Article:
After years of successful films “Incendies,” “Prisoners,” “Enemy,” and “Sicario,” director Denis Villeneuve received his first ever Oscar nomination last year for the sci-fi movie “Arrival.” Returning to the futuristic world with “Blade Runner 2049” this year might bring him back to the Academy Awards in a few weeks.
The long-awaited, highly-anticipated film sequel stars Ryan Gosling as a young blade runner trying to uncover secrets and find a missing man from the past (Harrison Ford, star of the original epic movie). Watch our webchat hosted by Gold Derby’s Zach Laws with Villeneuve above and read the complete interview transcript below.
Gold Derby: So, Denis Villeneuve, needless to say there were high expectations for “Blade Runner 2049.” Before the film opened, I’m curious, what was your anticipation level like? Were you nervous, excited for fans to see it? What was your anticipation level like?
Denis Villeneuve: I was really looking forward to share it with the fans because the level of secrecy along this project, we deal with a level of secrecy like the CIA. There was so much secret, we had to protect everything all the time so it was, for me, a release to share it with the audience. At the same time I will say that I was really looking forward to the feedback from the fans, but there was a part of me that was at peace when the movie opened because Ridley Scott and Harrison Ford had seen the movie already and they had been very generous with me. They loved the movie so for me, I was feeling not secure but in peace, so that’s what I would say.
GD: The film has been in development for such a long time, I’m curious, when you came aboard, what stage was the script in? Where was it at when you came on board?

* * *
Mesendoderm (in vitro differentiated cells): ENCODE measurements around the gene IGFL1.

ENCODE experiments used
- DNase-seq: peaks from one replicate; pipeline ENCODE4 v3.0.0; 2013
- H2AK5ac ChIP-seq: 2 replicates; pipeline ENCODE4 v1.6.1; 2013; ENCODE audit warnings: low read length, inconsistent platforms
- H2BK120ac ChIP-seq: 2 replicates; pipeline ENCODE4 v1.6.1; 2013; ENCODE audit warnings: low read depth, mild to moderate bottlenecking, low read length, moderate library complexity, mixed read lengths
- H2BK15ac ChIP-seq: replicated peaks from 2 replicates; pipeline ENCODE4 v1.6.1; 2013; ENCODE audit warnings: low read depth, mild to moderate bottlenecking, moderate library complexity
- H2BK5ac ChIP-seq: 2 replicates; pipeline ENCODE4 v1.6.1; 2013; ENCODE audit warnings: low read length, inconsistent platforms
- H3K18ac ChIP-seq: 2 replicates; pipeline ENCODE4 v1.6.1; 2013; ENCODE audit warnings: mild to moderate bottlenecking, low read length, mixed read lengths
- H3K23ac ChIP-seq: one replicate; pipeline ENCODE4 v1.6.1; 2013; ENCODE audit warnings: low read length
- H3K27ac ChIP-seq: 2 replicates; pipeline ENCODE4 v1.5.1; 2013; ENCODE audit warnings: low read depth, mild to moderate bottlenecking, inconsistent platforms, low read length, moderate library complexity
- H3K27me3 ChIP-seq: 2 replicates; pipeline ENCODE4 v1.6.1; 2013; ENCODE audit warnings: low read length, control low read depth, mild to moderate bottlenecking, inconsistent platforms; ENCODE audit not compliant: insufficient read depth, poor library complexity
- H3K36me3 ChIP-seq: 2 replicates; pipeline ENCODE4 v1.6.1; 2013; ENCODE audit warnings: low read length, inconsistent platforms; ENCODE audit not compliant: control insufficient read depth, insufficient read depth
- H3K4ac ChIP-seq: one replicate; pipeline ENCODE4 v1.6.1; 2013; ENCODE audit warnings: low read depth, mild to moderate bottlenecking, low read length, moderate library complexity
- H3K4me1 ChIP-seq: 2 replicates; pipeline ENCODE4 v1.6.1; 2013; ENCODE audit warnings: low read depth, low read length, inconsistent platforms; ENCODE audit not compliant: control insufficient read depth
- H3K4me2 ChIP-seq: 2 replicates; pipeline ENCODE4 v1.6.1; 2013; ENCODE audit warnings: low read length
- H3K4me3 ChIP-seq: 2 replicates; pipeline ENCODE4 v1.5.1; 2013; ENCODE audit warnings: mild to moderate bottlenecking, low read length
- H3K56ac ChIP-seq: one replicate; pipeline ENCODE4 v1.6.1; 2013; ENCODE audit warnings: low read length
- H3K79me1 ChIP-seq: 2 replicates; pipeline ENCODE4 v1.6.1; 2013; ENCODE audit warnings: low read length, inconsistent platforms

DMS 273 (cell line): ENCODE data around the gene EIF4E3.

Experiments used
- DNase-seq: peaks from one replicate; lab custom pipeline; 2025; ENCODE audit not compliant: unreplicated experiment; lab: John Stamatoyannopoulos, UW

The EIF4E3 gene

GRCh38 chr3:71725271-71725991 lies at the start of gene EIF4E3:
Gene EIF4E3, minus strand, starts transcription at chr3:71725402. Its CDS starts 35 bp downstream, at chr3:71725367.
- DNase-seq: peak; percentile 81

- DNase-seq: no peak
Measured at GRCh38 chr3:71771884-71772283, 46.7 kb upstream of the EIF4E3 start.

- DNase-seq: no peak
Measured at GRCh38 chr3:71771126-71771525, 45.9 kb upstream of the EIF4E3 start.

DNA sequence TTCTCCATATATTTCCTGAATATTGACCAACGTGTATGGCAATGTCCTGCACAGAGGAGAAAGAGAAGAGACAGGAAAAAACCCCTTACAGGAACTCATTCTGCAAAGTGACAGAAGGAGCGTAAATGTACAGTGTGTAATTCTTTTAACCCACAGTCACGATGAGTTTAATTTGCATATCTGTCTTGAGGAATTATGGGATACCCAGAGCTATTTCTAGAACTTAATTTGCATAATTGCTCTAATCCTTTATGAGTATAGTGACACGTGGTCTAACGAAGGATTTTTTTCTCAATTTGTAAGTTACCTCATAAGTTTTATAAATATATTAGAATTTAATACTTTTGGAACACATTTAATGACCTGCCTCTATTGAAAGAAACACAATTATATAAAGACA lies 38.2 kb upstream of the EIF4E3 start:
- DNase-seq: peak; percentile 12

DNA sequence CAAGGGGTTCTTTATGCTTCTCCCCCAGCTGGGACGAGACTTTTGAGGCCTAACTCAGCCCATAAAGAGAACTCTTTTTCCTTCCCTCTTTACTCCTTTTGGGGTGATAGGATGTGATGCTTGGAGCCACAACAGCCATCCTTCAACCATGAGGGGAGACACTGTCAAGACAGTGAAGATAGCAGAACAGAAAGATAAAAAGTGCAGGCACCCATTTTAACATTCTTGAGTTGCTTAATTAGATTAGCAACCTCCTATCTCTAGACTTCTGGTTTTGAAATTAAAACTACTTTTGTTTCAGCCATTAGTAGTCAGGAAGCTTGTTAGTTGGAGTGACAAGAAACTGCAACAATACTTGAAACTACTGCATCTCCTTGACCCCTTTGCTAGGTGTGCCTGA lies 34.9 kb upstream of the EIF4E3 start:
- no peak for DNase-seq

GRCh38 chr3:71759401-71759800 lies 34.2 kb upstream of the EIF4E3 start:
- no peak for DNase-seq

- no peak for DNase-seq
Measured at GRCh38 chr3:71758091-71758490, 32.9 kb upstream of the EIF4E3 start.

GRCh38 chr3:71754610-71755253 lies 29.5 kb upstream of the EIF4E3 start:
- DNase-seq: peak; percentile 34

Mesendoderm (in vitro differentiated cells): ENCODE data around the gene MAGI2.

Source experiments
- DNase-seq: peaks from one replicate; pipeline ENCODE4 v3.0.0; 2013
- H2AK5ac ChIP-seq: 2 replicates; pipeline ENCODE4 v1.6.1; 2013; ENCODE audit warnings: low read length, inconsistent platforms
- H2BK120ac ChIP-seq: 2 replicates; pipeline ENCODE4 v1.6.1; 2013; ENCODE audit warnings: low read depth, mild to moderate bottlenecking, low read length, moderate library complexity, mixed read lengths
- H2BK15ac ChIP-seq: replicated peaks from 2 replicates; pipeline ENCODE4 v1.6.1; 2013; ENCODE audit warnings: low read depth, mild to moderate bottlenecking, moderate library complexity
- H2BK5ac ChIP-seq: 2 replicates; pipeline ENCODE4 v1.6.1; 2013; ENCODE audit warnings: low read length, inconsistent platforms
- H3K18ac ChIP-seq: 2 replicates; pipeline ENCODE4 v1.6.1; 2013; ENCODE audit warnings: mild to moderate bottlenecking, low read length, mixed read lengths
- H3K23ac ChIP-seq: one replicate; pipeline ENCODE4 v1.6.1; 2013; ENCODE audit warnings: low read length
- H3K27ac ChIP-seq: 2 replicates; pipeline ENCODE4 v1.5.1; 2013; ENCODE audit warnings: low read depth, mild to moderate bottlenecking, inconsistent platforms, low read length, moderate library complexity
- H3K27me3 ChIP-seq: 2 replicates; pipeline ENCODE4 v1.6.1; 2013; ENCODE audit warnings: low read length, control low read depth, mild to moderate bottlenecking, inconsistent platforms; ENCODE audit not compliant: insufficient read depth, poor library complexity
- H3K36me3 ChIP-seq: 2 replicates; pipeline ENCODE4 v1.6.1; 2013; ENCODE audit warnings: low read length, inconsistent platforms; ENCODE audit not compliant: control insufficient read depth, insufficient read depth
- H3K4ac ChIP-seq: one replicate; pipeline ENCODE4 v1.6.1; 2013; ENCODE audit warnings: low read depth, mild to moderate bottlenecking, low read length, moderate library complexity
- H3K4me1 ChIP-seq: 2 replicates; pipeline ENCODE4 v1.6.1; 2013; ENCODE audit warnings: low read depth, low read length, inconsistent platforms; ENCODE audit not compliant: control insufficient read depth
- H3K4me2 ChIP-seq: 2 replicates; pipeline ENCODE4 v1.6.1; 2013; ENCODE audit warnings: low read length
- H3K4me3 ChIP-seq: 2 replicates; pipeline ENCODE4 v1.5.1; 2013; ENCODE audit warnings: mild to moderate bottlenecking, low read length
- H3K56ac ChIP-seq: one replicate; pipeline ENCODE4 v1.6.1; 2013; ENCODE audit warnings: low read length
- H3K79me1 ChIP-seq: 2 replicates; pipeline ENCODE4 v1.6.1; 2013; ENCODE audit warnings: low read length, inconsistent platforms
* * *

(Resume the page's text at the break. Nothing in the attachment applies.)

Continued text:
DV: It was a pretty advanced screenplay written by Michael Green from two drafts from Hampton Fancher. It was advanced but it’s always a sign as a director, you have a script in your hands and there’s work that needs to be done, specifically about not the story but about budget-wise the movie was a bit expensive. More important than anything else, the movie was written for Ridley. With all my respect and adoration for Ridley Scott, I’m very different and I needed to bring the story closer to me in some ways, so I didn’t change the nature of the story, of course, but we did a fair amount of work with Michael on the screenplay.
GD: Could you give us some examples of some of the ways that you made the story your own?
DV: Just as an example I would say the approach of K, character played by Ryan Gosling, walking, discovering Las Vegas, was totally different in the original screenplay. I would say that the attack on Vegas was also very different. If someone was reading the original screenplay and seeing the movie, you will see I paid for that (laughs), to make the movie mine. It’s everywhere. I didn’t have the choice. That’s the only way to work. It’s a process that I’m doing right now on “Dune,” to revisit the scenes and find images, cinematic images that I feel that I will be able to do that are inspiring me.
GD: Speaking of those images, obviously the original “Blade Runner” is very well known for the world that it creates and its visual look, so what were some of the ways that you and your department heads, like Roger Deakins and Dennis Gassner, what were some of the ways that you expanded on the world of the original and made it something new and unique?